Amazon will relaunch its delivery drones in the UK next year, the shopping giant has confirmed.
The company said it will start using the unmanned, airborne vehicles to distribute goods from some of its same-day delivery points – one of which will be in the UK.
No location has yet been revealed.
It is part of the expansion of the drones within the retail side of the company, which will also be rolled out in Italy and a third state in the United States, on top of California and Texas, where the drones are already operating.
The company previously trialled an early version of the Prime Air delivery system in Cambridgeshire in 2016.
However, Amazon said it will no longer use the standalone centers and will instead integrate the drones into its existing network.
A statement from the company said: “As part of our continued efforts to innovate for customers, we are pleased to announce the expansion of Prime Air delivery internationally, for the first time outside of the United States.
“We have been delivering packages by drone for almost a year in California and in Texas.
“We have built a safe, reliable delivery service and have worked very closely with regulators and communities.
“We will continue that collaboration into the future to ensure we meet the needs of our customers and the communities we serve.”
It added that it has been working with the government and aviation authorities to reintroduce the drones into UK airspace.
Amazon unveiled the latest drone it will use for deliveries, known as the MK30. It said it is quieter and can fly twice as far and in more diverse weather.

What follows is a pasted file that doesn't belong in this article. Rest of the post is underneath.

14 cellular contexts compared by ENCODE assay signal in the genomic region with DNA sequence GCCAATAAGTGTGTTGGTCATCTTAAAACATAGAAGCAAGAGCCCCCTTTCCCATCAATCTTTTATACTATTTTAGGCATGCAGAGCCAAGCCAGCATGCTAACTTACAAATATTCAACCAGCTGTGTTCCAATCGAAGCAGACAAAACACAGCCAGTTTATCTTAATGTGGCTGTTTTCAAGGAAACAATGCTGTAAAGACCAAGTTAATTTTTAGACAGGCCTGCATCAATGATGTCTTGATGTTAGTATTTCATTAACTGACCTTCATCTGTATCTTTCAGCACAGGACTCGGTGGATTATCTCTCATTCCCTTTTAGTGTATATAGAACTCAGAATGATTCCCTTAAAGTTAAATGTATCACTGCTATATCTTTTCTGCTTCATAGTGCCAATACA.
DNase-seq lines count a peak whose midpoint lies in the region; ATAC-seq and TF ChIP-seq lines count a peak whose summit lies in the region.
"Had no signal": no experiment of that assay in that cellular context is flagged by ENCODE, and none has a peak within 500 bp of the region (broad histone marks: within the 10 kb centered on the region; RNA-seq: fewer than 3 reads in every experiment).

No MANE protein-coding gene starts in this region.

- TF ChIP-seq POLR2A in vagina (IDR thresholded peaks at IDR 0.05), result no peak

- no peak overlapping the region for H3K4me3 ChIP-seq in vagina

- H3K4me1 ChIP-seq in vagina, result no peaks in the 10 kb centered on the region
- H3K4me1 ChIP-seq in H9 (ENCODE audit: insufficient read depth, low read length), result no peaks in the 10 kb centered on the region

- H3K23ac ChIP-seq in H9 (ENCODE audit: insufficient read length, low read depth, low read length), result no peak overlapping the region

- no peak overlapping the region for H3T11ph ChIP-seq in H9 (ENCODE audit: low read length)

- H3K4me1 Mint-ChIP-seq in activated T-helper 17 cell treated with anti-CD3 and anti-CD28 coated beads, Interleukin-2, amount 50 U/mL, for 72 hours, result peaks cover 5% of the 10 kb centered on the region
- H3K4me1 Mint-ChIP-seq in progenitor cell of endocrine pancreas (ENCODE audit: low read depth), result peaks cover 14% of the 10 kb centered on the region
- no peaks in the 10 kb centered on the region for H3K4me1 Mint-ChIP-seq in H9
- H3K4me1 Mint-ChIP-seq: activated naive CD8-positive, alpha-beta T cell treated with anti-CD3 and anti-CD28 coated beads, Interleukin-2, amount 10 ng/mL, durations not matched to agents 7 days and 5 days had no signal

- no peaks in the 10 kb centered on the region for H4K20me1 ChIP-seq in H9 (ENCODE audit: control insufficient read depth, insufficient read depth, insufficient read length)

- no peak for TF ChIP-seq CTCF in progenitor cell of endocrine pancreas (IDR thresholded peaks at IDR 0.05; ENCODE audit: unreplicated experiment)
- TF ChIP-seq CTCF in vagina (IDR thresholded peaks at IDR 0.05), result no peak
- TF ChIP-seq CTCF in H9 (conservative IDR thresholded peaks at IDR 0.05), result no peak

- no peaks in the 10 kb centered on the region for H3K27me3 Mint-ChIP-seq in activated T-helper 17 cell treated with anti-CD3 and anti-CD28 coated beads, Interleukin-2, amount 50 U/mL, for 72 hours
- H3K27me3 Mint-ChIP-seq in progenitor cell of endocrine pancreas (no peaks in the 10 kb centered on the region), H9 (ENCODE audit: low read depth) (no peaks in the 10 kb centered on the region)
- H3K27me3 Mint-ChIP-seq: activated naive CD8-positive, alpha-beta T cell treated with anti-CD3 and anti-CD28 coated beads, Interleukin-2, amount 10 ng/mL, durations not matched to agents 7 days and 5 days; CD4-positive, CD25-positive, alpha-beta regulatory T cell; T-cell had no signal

Aviation Secretary Baroness Vere said: “Amazon’s announcement today is a fantastic example of government and industry coming together to achieve our shared vision of commercial drones being commonplace in the UK by 2030.
“Not only will this help boost the economy and give consumers even more choice, while helping to keep the environment clean with zero-emission technology, but it will also build our understanding of how best to use the new technology safely and safe.”
Frederic Laugere, head of innovation advisory services at the Civil Aviation Authority (CAA), said: “Exploring the possibilities of how drones can be safely and successfully incorporated into more of the UK’s airspace is key.
“It is vital that projects like this take place to contribute to the overall body of knowledge and experience that will soon enable drones to operate beyond their pilot’s line of sight on a daily basis, while still allowing for safe and fair use off the air by other users.”